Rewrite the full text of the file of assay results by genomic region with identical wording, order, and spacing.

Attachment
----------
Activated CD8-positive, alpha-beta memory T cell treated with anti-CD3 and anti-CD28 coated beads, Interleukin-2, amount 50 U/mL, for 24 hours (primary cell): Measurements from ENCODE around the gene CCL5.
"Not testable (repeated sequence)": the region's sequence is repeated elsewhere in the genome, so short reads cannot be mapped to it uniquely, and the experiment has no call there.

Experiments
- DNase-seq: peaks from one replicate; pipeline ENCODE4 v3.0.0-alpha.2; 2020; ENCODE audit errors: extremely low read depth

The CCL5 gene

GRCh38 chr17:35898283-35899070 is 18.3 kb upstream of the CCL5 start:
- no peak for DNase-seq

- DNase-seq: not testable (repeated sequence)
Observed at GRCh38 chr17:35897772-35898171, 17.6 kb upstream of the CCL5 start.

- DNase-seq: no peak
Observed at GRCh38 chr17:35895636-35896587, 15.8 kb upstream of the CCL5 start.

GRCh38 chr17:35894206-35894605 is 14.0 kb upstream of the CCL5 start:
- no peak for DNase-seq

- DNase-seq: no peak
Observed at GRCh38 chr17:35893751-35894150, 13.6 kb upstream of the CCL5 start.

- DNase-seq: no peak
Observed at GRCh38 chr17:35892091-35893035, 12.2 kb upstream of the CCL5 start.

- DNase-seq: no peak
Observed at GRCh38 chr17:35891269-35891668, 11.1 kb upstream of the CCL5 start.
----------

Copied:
Activated CD8-positive, alpha-beta memory T cell treated with anti-CD3 and anti-CD28 coated beads, Interleukin-2, amount 50 U/mL, for 24 hours (primary cell): Measurements from ENCODE around the gene CCL5.
"Not testable (repeated sequence)": the region's sequence is repeated elsewhere in the genome, so short reads cannot be mapped to it uniquely, and the experiment has no call there.

Experiments
- DNase-seq: peaks from one replicate; pipeline ENCODE4 v3.0.0-alpha.2; 2020; ENCODE audit errors: extremely low read depth

The CCL5 gene

GRCh38 chr17:35898283-35899070 is 18.3 kb upstream of the CCL5 start:
- no peak for DNase-seq

- DNase-seq: not testable (repeated sequence)
Observed at GRCh38 chr17:35897772-35898171, 17.6 kb upstream of the CCL5 start.

- DNase-seq: no peak
Observed at GRCh38 chr17:35895636-35896587, 15.8 kb upstream of the CCL5 start.

GRCh38 chr17:35894206-35894605 is 14.0 kb upstream of the CCL5 start:
- no peak for DNase-seq

- DNase-seq: no peak
Observed at GRCh38 chr17:35893751-35894150, 13.6 kb upstream of the CCL5 start.

- DNase-seq: no peak
Observed at GRCh38 chr17:35892091-35893035, 12.2 kb upstream of the CCL5 start.

- DNase-seq: no peak
Observed at GRCh38 chr17:35891269-35891668, 11.1 kb upstream of the CCL5 start.